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Dire Warnings Over Fed's Failure To Track Highway Emissions

SAN FRANCISCO (CBS SF) -- Eight states jointly sued the U.S. Department of Transportation this week, claiming that its failure to require tracking of highway carbon emissions not only violates federal law but could cause further environmental calamity.

The defendants say suspension of the program may -- among many other negative consequences -- exacerbate: Lyme Disease in Vermont, forest fires in California, crop-reducing droughts in Iowa, declining air quality in Massachusetts, storm surges in Maryland, polluted water bodies in Minnesota, declining snowpack in Oregon, and damage to Washington's fisheries.

Just months after President Donald Trump assumed office, the Department of Transportation announced it had "indefinitely delayed" the start of the Greenhouse Gas Performance Measure, a program designed to track vehicle emissions in each state and set appropriate reduction goals.

"Good cause exists to suspend the effective date of the GHG measure without notice and comment," wrote the Federal Highway Administration's Acting Deputy Administrator Walter C. Waidelich, Jr. in May.

The Department of Transportation has promised to issue a federal register notice on the topic.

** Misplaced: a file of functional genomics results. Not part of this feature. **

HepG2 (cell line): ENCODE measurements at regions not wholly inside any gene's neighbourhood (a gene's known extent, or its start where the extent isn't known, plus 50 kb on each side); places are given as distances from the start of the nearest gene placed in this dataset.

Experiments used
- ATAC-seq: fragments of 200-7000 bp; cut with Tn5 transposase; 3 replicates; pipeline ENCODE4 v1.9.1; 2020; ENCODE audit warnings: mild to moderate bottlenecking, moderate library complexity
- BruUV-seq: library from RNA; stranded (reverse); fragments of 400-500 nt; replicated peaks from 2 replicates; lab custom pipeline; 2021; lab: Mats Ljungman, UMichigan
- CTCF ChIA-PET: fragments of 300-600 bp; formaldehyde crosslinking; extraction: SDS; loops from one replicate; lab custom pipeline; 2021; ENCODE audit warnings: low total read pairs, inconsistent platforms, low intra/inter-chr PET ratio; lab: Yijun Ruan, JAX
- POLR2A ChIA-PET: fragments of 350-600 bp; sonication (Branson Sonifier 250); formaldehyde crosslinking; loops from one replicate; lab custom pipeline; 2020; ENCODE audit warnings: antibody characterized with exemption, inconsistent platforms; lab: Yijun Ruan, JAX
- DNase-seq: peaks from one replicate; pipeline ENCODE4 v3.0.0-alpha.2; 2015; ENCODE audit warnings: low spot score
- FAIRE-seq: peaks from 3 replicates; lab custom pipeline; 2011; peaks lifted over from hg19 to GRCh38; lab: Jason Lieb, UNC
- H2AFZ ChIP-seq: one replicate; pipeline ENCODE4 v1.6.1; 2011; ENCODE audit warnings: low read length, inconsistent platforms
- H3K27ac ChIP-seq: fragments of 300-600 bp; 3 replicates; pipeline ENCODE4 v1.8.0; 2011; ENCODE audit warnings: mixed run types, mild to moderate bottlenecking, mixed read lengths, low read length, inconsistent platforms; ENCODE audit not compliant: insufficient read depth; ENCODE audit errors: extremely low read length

The suspension of the Greenhouse Gas Performance Measure came roughly one month after the  the U.S. Department of Energy announced that the transportation sector had surpassed electricity generation in becoming the largest source of greenhouse gas emissions in the United States.

The U.S. Department of Energy also found that transportation was the only sector to increase its emissions and that emissions from motor gasoline increased by 1.8 percent from 2015 to 2016.

Greg Dotson, an assistant law professor at the University of Oregon, told CBS San Francisco that the benefit of tracking emissions can be "captured by the old saying, 'what you measure, you can manage.'"

The program would have provided information on which U.S. roadways were creating the most carbon pollution and might have led to proposed solutions, such as improved highway infrastructure or expanded public transportation systems.

Dotson said he knows of no instance where the department has articulated the reason for the indefinite delay, but added that he sees the move as consistent with other actions taken by the administration.

"DOT owes the American people an explanation for this highly unusual step to essentially ignore carbon pollution," Dotson said.

By Hannah Albarazi - Follow her on Twitter: @hannahalbarazi.

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